3. Enhance performance by spending less time on tasks that don’t provide added value.
4. Look past the numbers to see their context.
5. Take a more holistic view of the business by adopting innovative technologies (which we discussed in another recent radiocast).

Leading a top-notch finance department requires more soft skills than ever before, according to Wissell. CFOs must draw upon emotional intelligence, considering their internal customers, external customers, and opportunities to introduce a pure model that touts more of a specialist view.

As the transformation marches on, all panelists agree that championing technology will become paramount for the CFO. Sernyak sees the role becoming more intertwined with that of CIO as more millennials flood the marketplace and eventually move into leadership positions. Beyond an affinity for fast-paced innovation, Shishkina asserts that CFOs of the future must be culturally aware and sensitive to different aspects of diversity.

That’s quite a list of attributes! So are you a CFO of the future? Listen to the full radiocast.

Big Data for Finance

From Rob Jenkins, SAP Global Center of Excellence (Originally posted on the SAP Analytics blog)

Big Data is often mentioned as one of the game-changing technology trends that every company must capitalize on to stay competitive. Most CIOs are familiar with how Big Data can be leveraged for transforming marketing (like multi-channel promotion effectiveness), manufacturing (defect prevention) or distribution (dynamic routing systems). In this era of technology innovation, the traditional constraints of storing and analyzing the 5 V’s of Big Data – variety, velocity, volume, veracity, value – have been all but eliminated.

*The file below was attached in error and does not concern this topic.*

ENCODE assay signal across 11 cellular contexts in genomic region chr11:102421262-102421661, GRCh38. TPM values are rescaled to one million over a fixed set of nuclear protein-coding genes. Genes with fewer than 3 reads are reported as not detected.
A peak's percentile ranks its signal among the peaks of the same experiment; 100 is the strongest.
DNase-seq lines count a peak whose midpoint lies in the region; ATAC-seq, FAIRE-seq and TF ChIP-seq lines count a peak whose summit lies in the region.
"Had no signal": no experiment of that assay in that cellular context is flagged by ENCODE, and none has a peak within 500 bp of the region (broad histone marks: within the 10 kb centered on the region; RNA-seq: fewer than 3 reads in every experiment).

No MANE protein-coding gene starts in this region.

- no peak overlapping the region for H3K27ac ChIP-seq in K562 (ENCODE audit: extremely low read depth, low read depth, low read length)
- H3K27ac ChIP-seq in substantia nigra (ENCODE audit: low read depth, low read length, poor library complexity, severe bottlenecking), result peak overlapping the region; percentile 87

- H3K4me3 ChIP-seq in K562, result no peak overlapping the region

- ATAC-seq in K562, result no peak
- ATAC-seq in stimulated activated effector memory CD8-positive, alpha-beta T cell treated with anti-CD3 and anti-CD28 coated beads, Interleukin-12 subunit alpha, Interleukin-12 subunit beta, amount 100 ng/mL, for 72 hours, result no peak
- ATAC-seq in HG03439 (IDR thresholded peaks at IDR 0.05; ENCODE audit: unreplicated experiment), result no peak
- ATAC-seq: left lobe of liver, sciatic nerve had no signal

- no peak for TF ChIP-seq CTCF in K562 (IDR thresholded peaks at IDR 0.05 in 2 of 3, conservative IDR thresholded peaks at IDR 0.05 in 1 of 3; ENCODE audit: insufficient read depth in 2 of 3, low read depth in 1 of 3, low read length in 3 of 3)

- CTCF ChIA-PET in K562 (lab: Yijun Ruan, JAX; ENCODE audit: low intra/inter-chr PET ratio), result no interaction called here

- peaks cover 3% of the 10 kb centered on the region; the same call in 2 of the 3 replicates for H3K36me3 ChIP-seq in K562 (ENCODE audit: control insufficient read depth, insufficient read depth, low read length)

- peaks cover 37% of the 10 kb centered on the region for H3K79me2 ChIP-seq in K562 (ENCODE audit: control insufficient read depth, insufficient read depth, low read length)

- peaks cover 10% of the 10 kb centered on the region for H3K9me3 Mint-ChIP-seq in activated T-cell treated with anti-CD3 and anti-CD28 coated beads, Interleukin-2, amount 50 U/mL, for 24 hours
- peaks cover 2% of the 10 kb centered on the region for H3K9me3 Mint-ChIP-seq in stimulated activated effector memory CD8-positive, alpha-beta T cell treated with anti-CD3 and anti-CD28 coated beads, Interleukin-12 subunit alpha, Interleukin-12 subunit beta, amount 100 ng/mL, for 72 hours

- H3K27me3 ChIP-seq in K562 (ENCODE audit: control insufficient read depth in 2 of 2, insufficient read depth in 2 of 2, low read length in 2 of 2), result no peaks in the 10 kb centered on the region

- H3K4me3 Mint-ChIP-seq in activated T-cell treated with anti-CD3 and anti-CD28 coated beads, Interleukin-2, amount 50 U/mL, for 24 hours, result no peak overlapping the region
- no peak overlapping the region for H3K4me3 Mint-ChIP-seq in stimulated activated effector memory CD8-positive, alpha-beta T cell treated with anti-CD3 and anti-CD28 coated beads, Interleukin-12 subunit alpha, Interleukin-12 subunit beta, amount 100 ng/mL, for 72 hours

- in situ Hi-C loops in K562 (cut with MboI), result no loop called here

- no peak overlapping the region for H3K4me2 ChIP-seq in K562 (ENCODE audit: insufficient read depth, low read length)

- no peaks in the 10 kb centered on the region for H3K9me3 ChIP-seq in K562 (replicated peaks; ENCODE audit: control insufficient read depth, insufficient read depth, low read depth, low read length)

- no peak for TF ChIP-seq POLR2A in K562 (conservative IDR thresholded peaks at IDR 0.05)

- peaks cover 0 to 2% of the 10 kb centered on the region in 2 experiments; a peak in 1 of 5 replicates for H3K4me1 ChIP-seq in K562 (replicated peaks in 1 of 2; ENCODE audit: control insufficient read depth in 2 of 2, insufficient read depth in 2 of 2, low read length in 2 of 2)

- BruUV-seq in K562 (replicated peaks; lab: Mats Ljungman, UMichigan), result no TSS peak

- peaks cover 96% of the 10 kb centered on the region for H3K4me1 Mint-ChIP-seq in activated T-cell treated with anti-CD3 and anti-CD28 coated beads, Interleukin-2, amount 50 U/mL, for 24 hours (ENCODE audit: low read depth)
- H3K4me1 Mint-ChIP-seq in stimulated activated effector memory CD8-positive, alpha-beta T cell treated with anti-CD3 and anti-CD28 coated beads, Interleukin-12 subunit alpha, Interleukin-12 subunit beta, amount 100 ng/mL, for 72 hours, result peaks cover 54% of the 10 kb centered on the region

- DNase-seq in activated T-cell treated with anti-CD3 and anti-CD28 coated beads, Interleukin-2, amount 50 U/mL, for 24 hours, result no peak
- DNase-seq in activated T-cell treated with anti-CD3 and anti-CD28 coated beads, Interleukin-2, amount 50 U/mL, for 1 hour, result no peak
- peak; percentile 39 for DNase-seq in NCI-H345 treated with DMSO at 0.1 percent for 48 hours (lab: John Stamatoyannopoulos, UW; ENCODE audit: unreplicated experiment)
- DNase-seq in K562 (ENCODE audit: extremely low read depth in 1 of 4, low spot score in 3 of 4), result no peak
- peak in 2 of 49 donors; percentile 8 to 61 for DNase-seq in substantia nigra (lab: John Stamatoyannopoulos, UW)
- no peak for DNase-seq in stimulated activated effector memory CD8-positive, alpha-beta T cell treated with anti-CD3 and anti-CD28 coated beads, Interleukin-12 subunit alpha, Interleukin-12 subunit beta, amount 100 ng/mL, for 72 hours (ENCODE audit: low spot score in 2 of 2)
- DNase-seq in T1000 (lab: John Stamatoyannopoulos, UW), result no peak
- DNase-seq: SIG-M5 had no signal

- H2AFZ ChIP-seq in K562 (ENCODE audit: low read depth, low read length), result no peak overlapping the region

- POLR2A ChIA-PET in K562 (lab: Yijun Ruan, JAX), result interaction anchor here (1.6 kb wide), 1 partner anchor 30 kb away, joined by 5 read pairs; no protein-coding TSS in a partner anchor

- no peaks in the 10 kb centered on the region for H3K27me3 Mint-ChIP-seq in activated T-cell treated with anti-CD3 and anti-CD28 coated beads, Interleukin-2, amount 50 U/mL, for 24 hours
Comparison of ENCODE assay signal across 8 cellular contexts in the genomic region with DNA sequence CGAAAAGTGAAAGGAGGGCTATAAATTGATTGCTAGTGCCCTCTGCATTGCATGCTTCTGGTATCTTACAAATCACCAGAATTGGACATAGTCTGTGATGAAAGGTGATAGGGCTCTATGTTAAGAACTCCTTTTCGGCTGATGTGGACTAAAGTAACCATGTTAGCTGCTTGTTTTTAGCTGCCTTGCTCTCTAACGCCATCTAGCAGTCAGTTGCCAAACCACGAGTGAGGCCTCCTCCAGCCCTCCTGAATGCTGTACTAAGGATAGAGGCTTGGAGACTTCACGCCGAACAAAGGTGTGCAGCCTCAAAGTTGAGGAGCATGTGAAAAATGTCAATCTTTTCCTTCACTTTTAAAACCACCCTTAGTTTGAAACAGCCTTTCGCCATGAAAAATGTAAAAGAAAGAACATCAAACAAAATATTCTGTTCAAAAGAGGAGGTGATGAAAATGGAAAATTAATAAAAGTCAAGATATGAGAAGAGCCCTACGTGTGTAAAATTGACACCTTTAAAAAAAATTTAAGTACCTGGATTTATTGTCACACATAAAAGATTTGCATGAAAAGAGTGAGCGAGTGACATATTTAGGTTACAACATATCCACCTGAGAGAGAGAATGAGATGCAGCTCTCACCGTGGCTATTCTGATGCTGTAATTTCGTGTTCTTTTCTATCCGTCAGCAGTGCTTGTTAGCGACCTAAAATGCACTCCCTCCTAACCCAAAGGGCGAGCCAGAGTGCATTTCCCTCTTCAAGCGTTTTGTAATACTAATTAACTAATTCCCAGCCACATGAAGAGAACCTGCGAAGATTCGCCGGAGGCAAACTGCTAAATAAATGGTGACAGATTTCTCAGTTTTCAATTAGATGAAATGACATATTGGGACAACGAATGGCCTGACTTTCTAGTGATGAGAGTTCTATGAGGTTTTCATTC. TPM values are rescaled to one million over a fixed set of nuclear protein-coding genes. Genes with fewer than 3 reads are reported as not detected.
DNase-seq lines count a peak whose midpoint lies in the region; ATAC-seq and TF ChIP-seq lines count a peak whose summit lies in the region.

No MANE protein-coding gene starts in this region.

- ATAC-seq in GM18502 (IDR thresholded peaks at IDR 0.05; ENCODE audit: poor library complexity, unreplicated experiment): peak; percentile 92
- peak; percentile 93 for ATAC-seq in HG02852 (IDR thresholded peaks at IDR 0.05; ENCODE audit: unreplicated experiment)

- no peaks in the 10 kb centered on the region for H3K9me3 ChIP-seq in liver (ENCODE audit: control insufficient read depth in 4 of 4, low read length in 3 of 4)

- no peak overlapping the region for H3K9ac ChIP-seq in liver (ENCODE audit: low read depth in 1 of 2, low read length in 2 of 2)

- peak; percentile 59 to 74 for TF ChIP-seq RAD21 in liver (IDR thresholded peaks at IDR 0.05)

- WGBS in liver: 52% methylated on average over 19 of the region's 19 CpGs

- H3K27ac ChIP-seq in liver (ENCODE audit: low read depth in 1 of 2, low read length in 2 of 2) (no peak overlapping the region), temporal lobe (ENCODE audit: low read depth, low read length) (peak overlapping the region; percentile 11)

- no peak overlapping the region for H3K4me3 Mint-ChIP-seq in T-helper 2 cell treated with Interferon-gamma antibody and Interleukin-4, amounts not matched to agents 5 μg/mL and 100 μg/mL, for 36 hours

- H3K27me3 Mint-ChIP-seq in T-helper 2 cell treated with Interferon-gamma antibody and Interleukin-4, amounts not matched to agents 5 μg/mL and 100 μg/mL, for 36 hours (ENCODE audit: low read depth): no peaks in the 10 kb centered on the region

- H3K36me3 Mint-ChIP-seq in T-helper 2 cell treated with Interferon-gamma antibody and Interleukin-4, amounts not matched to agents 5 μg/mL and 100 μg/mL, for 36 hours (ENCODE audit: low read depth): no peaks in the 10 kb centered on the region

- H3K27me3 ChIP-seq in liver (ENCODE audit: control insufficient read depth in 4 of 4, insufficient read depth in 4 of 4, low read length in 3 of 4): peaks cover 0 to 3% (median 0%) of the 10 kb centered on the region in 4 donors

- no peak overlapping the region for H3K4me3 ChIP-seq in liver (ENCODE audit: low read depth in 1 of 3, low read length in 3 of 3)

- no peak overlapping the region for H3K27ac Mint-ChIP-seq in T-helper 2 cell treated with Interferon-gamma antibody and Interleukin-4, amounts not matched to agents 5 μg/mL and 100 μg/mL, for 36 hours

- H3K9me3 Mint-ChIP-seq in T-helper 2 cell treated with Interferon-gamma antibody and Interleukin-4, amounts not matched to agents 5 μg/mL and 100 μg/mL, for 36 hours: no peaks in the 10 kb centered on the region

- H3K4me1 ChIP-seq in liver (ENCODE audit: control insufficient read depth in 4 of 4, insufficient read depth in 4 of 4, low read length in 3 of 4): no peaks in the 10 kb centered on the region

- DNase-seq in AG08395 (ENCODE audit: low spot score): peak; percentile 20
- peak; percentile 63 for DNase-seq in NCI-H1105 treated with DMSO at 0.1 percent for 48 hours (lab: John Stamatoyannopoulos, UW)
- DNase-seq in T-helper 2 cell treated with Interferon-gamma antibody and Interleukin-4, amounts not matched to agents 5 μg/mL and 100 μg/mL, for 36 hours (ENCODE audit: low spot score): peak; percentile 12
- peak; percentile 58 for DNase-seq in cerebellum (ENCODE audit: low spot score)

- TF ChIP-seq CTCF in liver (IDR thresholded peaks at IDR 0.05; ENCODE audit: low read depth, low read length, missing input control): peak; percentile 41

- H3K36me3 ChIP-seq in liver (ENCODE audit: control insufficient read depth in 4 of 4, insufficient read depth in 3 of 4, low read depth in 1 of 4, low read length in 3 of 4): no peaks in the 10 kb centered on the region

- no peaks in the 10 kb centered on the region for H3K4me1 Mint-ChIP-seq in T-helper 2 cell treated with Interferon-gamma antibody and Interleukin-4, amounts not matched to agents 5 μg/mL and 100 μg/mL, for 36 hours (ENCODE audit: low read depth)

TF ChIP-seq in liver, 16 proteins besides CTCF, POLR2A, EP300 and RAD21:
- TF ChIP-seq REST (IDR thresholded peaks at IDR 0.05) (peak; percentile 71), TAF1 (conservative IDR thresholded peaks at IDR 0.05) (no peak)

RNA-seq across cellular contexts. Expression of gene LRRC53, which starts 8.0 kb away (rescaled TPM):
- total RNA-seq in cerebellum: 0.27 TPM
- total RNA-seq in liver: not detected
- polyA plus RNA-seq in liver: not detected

The advances in massively parallel computing and columnar storage databases, along with the price declines in DRAM-enabling in-memory processes, have enabled performance gains by 10,000 times. And the innovation around capturing and analyzing unstructured data (such as social networking data) with user-friendly business analyst tools that require no programming brings a whole new perspective to analyzing and improving all business processes – from employee recruiting to product development to sales to customer retention.

Yet to date, finance hasn’t been a focus area for applying Big Data and analytic technology. As many CFOs expand their role to become a strategic decision-making partner of the CEO and take on operational oversight (including IT), they’re seeking ways to utilize Big Data and analytics to optimize finance processes for increasing efficiency and business insight. In fact, a recent study by Tata Consulting Services found that finance had the 2nd-highest level of expected return on investment (ROI) from Big Data.[i]

Businesswoman touching digital tablet in office

Big Data and Analytics Technologies Improve Finance Processes

CFOs know they need to translate data to decision in real time for competitive advantage.   Market signals can improve forecasting accuracy. Customer sentiment and buying behavior can improve price promotion modeling and “demand-shaping.” Assessing and proactively managing changes in customer payment behavior impacts working capital (DSO). Daily forecasting at retail store level optimizes the supply chain. Currency and commodity markets move in microseconds, so understanding the need for additional hedging in real time is critical.

And every CFO understands the need to focus on fraud detection by analyzing signals with real-time visibility to transaction data. Big Data and analytics techniques and technologies can dramatically improve the efficiency and effectiveness of all finance processes.